Shuffling furniture to create separation among tables is probably the easiest and cheapest safety design measure. Move booths, which typically line walls, to the middle of the space. That way, diners can get in and out on both sides without climbing over each other. Staff can serve from both sides as well to avoid invading their personal space, Dwight says. “It protects the server as much as the diner.”


Restaurants that removed a lot of tables and chairs shouldn’t let all that space sit empty. They can turn it into a small pop-up market to sell some of their own items, like sauces or desserts. They can also fill those vacant spaces with beautiful plants, flowers, herbs and floor lamps.

“Don’t add clutter back in, but make it feel more compelling,” Spaulding says.

And, she adds, when choosing new colors or materials, bear this in mind: Because people tend to associate brighter with cleaner, we might see a shift from the recent trend of dark, lush fabrics and wallpapers.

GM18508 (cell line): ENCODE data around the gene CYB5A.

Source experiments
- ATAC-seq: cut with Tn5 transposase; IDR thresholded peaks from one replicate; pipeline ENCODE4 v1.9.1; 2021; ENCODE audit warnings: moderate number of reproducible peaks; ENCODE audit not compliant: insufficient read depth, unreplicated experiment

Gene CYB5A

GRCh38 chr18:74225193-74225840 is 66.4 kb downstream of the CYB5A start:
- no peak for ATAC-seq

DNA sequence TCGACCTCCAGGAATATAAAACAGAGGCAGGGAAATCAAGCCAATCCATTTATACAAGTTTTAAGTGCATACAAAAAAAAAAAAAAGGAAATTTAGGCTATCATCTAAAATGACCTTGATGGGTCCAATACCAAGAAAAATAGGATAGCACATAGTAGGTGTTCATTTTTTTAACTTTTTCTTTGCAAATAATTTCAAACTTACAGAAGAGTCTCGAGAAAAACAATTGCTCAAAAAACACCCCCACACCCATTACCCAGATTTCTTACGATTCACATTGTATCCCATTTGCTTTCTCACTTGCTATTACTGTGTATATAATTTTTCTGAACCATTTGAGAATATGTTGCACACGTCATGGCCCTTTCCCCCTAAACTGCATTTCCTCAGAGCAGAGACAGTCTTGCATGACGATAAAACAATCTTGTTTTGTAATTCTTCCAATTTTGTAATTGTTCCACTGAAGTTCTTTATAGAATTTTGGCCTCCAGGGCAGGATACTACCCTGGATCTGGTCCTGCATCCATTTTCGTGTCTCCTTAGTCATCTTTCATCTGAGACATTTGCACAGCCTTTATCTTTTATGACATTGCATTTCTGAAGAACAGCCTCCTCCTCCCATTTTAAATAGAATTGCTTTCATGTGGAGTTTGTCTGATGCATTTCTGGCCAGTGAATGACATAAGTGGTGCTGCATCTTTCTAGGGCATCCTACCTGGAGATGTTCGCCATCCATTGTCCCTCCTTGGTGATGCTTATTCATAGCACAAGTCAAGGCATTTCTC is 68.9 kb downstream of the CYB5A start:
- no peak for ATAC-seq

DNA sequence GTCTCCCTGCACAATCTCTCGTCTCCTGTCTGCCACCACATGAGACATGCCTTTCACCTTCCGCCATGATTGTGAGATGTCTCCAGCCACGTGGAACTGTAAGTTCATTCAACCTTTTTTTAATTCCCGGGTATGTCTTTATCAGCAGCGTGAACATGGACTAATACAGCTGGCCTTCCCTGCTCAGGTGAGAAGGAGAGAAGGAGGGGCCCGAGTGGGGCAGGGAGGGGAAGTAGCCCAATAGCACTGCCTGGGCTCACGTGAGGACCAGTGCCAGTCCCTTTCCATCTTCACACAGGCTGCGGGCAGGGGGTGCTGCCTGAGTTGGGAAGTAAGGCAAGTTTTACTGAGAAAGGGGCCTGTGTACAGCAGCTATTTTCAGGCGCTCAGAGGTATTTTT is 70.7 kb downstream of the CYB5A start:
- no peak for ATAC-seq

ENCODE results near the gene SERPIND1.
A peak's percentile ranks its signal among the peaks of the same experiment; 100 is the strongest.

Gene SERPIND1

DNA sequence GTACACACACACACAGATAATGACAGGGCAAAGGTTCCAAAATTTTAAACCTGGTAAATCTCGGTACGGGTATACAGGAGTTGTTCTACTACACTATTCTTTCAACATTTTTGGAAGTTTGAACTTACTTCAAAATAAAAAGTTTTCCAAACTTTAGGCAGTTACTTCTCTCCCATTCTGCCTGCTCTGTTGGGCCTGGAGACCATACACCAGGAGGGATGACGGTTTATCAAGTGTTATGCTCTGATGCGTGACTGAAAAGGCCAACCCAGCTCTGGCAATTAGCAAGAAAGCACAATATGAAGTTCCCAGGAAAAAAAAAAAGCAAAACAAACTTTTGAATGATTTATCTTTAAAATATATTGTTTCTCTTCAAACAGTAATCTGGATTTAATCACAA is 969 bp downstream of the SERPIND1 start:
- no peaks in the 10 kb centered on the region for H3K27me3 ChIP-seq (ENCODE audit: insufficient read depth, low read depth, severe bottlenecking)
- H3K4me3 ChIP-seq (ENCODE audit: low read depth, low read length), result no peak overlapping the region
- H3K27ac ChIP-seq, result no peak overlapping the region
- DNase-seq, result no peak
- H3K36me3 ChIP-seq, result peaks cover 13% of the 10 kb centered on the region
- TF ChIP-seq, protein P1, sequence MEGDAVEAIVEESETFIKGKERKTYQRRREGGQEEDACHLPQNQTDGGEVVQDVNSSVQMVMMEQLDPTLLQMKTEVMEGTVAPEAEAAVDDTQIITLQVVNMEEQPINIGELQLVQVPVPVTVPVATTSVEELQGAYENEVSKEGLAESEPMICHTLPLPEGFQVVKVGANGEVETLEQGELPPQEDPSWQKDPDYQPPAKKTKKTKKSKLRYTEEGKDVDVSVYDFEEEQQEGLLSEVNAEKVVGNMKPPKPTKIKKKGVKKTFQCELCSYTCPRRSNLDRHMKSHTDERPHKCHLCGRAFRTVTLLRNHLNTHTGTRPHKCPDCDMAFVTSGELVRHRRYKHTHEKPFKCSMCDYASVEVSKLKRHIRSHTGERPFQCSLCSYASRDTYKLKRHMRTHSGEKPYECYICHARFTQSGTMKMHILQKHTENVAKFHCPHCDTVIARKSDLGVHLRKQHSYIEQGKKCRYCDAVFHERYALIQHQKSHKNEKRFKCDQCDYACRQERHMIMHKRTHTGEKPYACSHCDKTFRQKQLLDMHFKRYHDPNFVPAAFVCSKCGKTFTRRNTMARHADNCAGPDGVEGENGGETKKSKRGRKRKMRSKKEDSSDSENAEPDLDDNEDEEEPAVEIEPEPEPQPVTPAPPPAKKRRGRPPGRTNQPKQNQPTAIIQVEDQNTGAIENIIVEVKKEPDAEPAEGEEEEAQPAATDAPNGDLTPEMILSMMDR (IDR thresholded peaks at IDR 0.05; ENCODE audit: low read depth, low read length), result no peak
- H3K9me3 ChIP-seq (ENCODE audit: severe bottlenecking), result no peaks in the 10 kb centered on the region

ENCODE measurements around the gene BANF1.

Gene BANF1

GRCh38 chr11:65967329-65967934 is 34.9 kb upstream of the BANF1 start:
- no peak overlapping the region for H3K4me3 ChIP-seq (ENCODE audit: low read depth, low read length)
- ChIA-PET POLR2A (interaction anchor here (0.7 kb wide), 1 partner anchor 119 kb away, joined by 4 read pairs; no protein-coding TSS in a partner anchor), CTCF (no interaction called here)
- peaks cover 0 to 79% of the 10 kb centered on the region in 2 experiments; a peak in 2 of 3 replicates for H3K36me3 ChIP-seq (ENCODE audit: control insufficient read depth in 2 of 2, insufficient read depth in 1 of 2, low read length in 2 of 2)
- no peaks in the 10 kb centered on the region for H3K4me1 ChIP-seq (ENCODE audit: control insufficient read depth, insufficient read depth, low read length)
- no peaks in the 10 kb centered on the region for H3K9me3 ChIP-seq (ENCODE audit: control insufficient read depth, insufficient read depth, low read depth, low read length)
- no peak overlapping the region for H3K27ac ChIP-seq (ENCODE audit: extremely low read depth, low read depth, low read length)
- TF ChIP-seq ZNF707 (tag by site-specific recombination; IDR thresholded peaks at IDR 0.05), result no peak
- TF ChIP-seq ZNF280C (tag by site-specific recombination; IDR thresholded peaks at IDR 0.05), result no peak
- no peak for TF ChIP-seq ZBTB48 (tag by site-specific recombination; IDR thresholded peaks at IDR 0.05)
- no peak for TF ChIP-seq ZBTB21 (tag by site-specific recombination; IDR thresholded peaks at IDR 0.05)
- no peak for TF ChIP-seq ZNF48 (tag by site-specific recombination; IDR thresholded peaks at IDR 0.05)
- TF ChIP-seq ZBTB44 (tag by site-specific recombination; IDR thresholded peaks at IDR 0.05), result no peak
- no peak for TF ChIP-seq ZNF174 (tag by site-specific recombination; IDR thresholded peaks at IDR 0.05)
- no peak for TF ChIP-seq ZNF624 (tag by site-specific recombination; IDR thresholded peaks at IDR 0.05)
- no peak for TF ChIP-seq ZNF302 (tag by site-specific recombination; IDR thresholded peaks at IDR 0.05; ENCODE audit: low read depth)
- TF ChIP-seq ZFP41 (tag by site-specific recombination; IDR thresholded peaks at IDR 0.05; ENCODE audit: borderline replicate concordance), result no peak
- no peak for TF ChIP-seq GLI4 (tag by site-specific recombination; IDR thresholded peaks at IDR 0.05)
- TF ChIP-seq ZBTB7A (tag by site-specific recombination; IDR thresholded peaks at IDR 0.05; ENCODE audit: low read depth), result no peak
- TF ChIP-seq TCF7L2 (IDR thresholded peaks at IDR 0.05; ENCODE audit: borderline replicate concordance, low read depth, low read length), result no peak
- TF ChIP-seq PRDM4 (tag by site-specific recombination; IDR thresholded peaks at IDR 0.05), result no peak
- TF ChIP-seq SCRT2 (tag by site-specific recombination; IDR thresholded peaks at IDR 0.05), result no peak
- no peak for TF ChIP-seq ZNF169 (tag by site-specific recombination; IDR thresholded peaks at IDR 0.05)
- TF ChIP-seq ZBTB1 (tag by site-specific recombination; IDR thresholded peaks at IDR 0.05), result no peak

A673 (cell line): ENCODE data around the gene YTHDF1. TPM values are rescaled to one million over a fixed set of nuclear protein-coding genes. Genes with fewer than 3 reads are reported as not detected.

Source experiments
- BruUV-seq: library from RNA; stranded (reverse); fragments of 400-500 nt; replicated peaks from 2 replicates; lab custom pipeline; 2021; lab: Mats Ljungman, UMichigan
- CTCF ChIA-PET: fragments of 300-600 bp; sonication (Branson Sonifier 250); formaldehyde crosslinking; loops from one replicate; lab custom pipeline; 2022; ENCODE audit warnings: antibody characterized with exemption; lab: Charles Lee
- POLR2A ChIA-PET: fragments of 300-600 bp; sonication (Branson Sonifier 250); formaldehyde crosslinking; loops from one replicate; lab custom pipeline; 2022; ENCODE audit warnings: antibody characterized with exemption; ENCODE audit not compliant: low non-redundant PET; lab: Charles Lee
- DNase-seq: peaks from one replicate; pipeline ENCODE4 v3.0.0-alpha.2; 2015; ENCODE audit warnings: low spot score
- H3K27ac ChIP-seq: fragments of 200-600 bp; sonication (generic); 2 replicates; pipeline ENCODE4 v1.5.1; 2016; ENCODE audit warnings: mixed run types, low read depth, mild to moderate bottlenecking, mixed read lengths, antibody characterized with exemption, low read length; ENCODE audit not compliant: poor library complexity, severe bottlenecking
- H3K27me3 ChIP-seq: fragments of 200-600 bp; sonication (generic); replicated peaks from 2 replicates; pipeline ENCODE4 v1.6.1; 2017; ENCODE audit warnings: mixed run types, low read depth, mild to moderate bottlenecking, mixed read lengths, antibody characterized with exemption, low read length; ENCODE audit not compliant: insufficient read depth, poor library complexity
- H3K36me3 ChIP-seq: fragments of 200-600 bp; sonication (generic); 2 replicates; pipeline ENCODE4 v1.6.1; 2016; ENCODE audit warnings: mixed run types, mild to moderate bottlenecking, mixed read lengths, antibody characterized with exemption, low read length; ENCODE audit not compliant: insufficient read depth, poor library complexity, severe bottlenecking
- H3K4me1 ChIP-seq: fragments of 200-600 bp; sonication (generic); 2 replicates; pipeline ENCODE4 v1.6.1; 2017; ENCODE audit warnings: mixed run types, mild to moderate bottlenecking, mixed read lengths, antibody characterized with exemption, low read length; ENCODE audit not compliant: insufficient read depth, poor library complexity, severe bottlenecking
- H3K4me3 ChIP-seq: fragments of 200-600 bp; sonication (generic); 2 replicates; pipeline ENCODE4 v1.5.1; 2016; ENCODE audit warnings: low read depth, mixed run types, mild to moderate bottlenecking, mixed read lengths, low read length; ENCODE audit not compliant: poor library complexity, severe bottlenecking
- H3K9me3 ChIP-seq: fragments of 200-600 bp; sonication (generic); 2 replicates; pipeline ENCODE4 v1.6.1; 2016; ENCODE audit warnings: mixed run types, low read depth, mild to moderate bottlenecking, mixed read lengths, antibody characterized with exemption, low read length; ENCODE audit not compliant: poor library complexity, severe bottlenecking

Incorporating safety into design needs to feel seamless.

» Add greenery and decorative lighting to parking lots turned patios.

» Install drive-thru or walk-up panels to windows or entrance.

» Brand safety protocols so they blend with the current design.

» Try flowing fabrics that can surround individual tables.

» Consider installing floor-to-ceiling windows for better airflow.

» Create carryout and sanitation stations that blend with the host stand.

» Fill empty space with provisions for a better look that also helps increase the bottom line.

» Move booths to the center of the dining room for better flow.